But the other losers are all those invested in CPM and CPC. They won’t go away but they will be impacted by a proposition that is fundamentally more attractive.
So where is the puck headed? Actually I indulged in some science fiction speculation about what Twitter could do with Twitter Annotations (they dropped that ball). This is about a future of ecommerce that is real time, mobile and social. Foursquare and Loopt are also in this game from another direction.
In the future we are likely to see consumer agents negotiating with multiple vendors via exchanges that get a cut of the action. No, that will not be a 50% cut of the action. Think more like the less than 5% vigorish that payment vendors take. Merchants are incredibly margin aware, they will fight tooth and nail with Amex over 1%. But at the scale we are talking about, 1% is a really, really good business – that Google, Amazon, Facebook, Twitter, eBay, Craigslist, Apple, Microsoft all lust after. All the Groupon clones are simply acquisition bait for those behemoths. The question is does Groupon have a shot at getting into the behemoth class. That comes down to “is Andrew Mason like Jeff Bezos in 1996?”. He looks the part but only time will tell.
Global audience development August 9, 2007Posted by Bernard Lunn in B2B Media, Globalization, India, Online Advertising.
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American Business Media firms have a big opportunity to globalize. There is no other country that has a large enough market to support most of the niches that make up the 1,000 titles in the B2B Media world. So American B2B Media firms are the only ones with the scale and brand to go global in most of these niches. The question is how to take this opportunity.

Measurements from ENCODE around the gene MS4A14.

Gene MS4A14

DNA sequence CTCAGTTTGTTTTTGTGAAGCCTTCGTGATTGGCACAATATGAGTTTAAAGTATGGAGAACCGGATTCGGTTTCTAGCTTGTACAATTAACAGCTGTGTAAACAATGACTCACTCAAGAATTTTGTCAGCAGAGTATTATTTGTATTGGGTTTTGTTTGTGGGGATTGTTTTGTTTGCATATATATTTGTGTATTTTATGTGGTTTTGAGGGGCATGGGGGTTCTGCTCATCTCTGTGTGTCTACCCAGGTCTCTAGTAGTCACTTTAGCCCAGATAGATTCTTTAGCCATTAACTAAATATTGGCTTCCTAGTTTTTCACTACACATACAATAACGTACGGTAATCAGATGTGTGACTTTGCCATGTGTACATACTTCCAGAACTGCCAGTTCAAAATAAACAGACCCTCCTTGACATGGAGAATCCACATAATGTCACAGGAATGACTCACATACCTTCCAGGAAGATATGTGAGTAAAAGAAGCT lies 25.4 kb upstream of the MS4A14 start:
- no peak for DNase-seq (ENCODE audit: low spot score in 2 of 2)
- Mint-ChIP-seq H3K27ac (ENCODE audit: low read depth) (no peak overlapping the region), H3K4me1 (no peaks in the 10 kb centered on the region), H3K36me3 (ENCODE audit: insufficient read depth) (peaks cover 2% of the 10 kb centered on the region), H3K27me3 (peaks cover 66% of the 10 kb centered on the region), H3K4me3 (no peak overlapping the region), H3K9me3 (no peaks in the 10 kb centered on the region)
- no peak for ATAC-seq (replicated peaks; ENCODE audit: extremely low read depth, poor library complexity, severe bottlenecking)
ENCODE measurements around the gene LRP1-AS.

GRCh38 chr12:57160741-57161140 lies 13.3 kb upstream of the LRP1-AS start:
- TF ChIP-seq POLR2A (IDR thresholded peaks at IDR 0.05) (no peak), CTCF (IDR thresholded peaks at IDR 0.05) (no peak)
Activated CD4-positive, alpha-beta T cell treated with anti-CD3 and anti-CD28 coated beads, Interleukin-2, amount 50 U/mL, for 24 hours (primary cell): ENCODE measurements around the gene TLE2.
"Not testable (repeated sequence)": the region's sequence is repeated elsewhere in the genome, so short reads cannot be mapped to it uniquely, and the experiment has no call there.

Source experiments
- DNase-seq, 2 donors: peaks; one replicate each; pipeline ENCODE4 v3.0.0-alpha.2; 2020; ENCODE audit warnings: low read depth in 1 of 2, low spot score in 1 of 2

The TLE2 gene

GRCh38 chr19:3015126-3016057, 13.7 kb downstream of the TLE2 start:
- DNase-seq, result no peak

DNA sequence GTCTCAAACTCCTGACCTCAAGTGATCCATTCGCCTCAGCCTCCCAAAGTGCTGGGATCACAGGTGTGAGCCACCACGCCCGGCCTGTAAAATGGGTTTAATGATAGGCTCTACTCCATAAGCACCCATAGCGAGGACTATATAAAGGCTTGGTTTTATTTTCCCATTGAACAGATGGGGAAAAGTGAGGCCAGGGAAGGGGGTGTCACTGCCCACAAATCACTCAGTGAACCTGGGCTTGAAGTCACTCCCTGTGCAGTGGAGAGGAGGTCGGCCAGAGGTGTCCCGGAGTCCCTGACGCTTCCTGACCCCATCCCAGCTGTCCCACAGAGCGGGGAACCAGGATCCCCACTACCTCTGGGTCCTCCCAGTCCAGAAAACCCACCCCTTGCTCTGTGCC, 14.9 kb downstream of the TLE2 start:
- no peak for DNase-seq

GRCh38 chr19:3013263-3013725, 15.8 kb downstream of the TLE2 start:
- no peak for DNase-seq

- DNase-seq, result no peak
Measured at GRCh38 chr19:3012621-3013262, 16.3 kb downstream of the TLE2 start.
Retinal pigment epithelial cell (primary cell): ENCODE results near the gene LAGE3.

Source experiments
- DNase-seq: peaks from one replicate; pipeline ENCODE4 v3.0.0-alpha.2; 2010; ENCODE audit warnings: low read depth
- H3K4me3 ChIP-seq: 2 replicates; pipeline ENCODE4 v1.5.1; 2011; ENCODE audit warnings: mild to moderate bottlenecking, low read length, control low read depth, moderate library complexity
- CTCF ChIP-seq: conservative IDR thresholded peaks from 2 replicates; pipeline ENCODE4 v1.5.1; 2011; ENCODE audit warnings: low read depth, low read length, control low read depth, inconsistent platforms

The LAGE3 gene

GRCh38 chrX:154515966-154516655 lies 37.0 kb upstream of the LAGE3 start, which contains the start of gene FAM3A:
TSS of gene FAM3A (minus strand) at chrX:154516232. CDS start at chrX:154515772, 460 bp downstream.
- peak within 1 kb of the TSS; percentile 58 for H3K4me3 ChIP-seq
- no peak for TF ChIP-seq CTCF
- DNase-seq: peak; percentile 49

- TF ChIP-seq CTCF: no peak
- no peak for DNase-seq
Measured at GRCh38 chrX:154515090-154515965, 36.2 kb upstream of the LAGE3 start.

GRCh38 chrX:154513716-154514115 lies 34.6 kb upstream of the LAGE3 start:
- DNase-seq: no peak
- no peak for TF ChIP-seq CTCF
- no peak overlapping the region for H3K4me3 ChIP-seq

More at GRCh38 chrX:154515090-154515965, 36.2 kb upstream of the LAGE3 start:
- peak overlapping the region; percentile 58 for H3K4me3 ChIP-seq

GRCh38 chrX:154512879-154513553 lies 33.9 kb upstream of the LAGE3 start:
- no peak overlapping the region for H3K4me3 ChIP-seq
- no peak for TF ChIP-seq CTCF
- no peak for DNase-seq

The traditional answer has been licensing. That was the right answer for a print-centric world. You needed a local partner that understood the local nuances of content, circulation, production and advertising.
However the print economics in some of these markets are challenging. Take India as an example. That 300 million middle class is an enticing market and the opportunity in consumer publishing is growing fast; this is is country where new Newspapers are starting up! However B2B makes up only 1% of the media market and 50% of that is within IT. Advertising rates are far lower than in the US and with print costs pretty similar it is hard to see the economics working out.
However online it is a different story. With an almost zero cost per additonal online subscriber, the gross margins look good. Many Publishers tell me that they get a lot of traffic internationally and they know a lot of smaller vendors who want access to their US audience. This is not just classic English-speaking markets (UK, Canada, India, Australia, New Zealand) as the “business class” globally tends to speak English and seek out content from US based sites.
With User Generated Content (UGC) techniques it should be relatively easy to localize content; but even without this there is a big market as markets globalize.
Currently many Publishers are in reactive mode. They know from the weblogs that international visitors are coming but they don’t know enough to really sell that audience to advertisers. This requires a more proactive global audience development strategy.